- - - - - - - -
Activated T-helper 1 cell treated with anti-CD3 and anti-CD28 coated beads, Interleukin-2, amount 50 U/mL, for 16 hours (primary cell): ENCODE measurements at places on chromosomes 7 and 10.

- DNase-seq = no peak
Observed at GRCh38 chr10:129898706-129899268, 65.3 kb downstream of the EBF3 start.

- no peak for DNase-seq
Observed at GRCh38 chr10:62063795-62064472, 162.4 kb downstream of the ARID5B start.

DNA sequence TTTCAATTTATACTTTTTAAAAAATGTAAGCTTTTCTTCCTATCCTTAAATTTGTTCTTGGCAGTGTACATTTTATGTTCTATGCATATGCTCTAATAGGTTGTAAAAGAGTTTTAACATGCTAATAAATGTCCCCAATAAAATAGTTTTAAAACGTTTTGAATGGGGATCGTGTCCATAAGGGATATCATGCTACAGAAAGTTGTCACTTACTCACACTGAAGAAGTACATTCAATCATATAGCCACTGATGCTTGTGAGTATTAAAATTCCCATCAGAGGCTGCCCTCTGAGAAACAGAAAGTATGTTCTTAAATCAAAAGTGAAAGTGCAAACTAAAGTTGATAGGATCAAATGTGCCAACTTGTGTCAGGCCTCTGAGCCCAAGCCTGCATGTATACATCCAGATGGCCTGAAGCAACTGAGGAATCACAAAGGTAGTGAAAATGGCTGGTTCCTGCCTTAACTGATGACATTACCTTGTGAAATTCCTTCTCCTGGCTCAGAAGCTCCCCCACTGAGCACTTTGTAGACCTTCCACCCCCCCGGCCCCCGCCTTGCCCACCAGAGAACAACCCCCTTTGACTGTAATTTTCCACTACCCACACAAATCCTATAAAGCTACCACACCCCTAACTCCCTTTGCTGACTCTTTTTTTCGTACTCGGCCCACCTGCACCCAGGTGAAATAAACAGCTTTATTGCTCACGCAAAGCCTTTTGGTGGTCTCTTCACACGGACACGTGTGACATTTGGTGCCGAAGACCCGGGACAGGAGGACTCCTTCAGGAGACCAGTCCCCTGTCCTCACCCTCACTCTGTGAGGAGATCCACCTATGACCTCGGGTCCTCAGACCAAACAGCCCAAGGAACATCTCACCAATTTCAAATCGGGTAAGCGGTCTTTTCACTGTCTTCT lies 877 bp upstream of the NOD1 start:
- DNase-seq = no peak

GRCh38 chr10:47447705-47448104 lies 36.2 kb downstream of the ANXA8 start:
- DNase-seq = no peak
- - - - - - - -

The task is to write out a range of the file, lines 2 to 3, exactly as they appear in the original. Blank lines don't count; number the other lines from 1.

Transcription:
- DNase-seq = no peak
Observed at GRCh38 chr10:129898706-129899268, 65.3 kb downstream of the EBF3 start.